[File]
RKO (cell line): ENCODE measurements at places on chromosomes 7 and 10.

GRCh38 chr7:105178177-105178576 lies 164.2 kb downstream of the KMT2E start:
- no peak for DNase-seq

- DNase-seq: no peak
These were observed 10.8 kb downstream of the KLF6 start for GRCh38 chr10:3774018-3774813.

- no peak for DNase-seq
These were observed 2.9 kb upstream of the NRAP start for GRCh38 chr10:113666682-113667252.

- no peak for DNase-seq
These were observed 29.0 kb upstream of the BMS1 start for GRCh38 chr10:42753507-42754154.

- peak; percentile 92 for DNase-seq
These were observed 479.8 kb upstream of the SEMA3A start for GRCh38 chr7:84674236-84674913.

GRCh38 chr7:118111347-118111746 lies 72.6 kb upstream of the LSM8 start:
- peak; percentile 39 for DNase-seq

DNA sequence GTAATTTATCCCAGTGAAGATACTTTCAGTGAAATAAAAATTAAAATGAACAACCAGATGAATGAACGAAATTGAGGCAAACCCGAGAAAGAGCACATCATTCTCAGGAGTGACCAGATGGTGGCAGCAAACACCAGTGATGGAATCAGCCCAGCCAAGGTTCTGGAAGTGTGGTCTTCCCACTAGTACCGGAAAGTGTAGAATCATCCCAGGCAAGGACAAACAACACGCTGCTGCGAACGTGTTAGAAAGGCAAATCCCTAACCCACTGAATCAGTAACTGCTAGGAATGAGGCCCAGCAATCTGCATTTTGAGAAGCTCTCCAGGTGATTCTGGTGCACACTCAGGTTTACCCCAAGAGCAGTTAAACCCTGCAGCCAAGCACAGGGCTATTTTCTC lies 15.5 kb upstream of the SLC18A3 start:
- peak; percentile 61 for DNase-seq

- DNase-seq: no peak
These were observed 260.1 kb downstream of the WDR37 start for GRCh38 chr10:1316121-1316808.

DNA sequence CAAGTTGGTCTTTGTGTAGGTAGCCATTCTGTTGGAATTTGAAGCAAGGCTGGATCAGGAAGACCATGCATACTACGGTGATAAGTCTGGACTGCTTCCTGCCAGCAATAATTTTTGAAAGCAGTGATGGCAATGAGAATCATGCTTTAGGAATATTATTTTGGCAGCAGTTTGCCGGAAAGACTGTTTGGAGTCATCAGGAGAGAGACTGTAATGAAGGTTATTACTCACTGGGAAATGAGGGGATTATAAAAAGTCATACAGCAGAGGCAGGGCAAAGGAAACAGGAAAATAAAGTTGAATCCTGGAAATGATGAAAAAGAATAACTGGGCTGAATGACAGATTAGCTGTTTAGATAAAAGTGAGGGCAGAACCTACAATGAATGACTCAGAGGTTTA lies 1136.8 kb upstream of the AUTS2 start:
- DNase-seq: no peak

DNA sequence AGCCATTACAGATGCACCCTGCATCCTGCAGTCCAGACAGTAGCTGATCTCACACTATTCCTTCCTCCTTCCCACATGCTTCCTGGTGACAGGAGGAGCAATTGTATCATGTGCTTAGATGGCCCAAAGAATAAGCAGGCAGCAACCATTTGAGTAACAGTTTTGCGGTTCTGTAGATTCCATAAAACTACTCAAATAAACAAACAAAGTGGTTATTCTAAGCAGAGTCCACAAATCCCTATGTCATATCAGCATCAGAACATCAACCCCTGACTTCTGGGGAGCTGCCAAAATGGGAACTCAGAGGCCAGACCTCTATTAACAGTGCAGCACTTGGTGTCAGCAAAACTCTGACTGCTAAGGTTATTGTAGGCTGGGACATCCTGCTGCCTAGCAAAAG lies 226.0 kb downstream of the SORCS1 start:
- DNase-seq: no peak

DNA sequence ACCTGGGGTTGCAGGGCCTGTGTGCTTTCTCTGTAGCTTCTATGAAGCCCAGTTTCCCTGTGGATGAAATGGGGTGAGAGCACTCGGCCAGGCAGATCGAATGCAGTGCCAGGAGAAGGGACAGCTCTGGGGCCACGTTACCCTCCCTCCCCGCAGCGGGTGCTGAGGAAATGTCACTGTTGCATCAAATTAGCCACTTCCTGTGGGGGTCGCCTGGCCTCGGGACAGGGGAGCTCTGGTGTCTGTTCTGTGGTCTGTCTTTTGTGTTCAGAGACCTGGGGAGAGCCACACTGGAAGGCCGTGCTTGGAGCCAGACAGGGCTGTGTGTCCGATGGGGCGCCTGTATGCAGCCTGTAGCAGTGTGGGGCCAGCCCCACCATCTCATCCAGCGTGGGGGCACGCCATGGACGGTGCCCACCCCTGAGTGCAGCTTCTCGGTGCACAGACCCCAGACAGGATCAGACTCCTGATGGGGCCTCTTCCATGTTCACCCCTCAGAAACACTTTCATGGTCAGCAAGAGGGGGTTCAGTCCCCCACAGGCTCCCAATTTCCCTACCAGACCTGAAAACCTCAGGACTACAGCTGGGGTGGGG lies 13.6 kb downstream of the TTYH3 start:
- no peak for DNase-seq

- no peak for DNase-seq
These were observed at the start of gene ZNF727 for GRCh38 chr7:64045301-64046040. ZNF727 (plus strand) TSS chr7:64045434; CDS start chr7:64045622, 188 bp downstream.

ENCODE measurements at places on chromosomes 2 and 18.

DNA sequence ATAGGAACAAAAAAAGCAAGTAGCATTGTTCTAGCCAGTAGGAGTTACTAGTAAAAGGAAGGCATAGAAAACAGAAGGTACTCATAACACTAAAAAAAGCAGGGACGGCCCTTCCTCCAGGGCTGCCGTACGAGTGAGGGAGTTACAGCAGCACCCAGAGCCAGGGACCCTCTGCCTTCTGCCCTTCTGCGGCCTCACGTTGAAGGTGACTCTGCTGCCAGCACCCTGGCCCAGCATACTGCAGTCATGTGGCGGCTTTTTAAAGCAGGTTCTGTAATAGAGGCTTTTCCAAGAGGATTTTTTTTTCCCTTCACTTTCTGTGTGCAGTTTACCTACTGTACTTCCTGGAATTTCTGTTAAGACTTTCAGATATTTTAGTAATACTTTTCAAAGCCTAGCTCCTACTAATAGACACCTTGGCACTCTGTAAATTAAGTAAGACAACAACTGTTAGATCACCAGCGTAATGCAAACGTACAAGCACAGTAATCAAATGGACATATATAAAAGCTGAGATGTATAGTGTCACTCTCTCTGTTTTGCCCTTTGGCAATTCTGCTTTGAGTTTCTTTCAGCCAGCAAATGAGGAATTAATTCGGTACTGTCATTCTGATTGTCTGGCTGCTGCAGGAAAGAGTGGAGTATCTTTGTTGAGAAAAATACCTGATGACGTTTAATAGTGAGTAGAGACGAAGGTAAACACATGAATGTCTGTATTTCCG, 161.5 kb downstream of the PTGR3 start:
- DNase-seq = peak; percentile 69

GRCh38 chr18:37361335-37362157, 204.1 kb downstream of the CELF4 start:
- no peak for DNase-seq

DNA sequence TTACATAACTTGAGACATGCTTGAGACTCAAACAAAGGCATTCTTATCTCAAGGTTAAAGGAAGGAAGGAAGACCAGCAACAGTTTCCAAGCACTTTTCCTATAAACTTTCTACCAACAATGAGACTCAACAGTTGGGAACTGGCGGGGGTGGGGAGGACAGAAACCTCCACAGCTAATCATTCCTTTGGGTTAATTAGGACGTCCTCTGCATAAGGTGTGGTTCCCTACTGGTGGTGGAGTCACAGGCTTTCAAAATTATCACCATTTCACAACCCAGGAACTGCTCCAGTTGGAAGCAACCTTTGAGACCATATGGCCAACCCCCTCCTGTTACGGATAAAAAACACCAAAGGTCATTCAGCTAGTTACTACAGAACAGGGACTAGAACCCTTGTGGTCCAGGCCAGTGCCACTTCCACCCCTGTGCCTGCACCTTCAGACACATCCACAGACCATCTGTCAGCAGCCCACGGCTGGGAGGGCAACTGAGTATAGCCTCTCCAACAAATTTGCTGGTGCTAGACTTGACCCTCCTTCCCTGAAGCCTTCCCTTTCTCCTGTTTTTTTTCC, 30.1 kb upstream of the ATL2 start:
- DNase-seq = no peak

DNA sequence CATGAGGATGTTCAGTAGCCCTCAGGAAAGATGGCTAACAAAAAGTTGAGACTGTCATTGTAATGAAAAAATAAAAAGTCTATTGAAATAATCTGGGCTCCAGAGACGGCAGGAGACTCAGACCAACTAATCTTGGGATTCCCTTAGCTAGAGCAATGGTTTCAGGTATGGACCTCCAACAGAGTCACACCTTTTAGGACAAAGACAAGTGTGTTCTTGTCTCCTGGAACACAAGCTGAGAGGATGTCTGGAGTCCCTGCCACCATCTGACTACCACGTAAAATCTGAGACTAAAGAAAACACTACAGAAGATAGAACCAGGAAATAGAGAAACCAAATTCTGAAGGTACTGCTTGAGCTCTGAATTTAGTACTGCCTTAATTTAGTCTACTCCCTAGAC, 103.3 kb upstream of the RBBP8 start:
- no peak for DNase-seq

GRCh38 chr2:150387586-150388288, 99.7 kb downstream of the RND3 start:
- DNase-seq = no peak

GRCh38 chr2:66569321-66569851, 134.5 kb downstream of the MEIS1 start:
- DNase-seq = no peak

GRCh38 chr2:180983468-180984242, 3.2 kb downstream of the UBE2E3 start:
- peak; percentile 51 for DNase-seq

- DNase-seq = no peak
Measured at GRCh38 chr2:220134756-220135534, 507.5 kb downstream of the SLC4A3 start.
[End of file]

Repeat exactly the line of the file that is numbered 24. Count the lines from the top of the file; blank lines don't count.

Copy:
- no peak for DNase-seq